However, it is not hard to find an exploitable script on your server. An expoitable script is one that a hacker can use to get a peek at your password file. Remember, if one PHP or CGI script can read the password file, every PHP or CGI script can read that password file. That’s the basic flaw in how Unix and Linux works with the Apache Web Server.

When it comes to exploiting PHP and CGI scripts, reputation doesn’t mean anything. (As of when this article was written many years ago) Matthew Wright’s is one of the most notoriously exploitable – yet I have a $49.95 book on the shelf next to me, CGI/Perl Cookbook by Patchett and Wright. Matt’s Script Archive is well known with high traffic.

A lot of people out there use the feedback form. Somebody sticks in their email address, and the form data gets sent to the site owner. Let one user install such a script anywhere on the server, and every paysite on that server is now wide open. That’s the kind of problem your billing company is up against! (I believe Matt has a more secure version of available these days, but that doesn’t affect the existing installations.)

Everything is readable

So you want to hack a paysite. Do you remember where to start? With a copy of the password file. With a copy of that file – even though the passwords are encrypted – you can literally get cracking. But… how do you get a copy of that file? Isn’t it protected from casual view?

The basic rule of thumb is this: On a Unix or Linux server, you have to assume ANY file is readable. It probably can’t be edited, but it can be read. That’s how Unix and Linux work.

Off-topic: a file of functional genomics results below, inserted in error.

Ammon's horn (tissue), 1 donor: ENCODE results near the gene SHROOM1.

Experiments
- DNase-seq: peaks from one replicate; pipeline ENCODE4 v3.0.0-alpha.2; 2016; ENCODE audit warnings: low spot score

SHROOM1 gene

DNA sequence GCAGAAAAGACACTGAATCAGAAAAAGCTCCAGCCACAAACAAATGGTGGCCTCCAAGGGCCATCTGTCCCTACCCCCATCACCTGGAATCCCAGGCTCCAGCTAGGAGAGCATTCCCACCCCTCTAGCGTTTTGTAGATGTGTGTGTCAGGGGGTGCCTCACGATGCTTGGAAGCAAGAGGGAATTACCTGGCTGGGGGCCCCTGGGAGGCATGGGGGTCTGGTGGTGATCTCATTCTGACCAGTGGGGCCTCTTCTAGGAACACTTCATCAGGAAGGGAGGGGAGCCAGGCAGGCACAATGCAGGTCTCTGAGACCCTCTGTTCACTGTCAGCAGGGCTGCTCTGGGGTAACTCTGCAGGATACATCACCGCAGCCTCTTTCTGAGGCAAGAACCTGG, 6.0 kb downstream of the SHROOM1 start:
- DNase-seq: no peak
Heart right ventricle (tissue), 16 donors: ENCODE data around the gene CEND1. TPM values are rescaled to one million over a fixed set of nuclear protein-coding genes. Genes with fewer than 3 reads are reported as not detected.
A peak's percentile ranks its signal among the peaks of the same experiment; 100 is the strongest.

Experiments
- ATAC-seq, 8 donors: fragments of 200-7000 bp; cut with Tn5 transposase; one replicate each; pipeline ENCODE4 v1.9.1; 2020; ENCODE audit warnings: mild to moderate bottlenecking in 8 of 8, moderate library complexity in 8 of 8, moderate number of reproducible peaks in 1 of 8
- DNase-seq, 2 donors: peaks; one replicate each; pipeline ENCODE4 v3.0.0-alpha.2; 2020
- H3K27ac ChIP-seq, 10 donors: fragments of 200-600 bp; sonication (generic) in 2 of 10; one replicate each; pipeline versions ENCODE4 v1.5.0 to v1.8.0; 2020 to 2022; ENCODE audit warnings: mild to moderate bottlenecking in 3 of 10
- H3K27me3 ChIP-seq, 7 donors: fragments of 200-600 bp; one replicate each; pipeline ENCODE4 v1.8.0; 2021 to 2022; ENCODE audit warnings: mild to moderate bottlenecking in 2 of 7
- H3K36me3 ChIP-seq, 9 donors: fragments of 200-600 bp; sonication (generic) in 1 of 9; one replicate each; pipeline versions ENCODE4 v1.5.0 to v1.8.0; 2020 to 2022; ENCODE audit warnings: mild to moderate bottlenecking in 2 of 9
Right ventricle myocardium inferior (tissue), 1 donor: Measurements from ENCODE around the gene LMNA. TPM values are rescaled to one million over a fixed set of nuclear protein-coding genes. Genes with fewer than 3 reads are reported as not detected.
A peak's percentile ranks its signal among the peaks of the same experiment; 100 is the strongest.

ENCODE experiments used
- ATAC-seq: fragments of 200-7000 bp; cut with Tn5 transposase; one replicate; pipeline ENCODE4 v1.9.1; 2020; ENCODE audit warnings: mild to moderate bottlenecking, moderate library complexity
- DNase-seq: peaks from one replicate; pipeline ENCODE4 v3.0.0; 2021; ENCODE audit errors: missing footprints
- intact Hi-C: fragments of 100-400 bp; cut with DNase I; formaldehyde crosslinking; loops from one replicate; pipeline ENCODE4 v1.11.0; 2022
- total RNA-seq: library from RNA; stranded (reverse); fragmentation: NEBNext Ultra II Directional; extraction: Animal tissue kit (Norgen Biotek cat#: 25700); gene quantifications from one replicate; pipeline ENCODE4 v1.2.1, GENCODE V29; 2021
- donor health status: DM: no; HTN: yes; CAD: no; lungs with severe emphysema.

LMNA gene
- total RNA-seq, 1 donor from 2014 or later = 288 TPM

The Unix folks learned years ago – Morris did the teaching – that the master password file is vulnerable. Since it was readable by anyone on the server, that was a problem. Unix itself changed over to a shadow password file, which was not so easily read. It’s now quite rare to hear about a Unix or Linux password file being found and cracked.

Unfortunately, the billing companies don’t have the luxury of hiding your password file. It must remain readable. What’s really unfortunate, though, is that the billing companies – several of them, at least – failed to learn the Morris lesson. They completely forgot that any file on a server is readable! Where there’s a will, there’s a way… and that’s an expensive lesson to forget.

Can you imagine leaving a password laying around in a readable file, in plain text? If you can read the file, you have the password. Several billing companies code their master password right into the script, in plain text. Yes, really! If you can read the file, you have the password. If you have the password, you own the paysite. You can add, change, delete members at will.

Did you catch that? Your members area passwords are encrypted. Most of them are crackable, but they are encrypted. However, several billing companies leave the billing script password on your server in plain text. The billing script encrypts the members passwords, but keeps its own password as plain text!

As you can well imagine, these billing scripts are very popular with the hackers. When someone manages to find a copy of that plain-text password, they’ll post it on the hackers’ board so that everyone can use the script.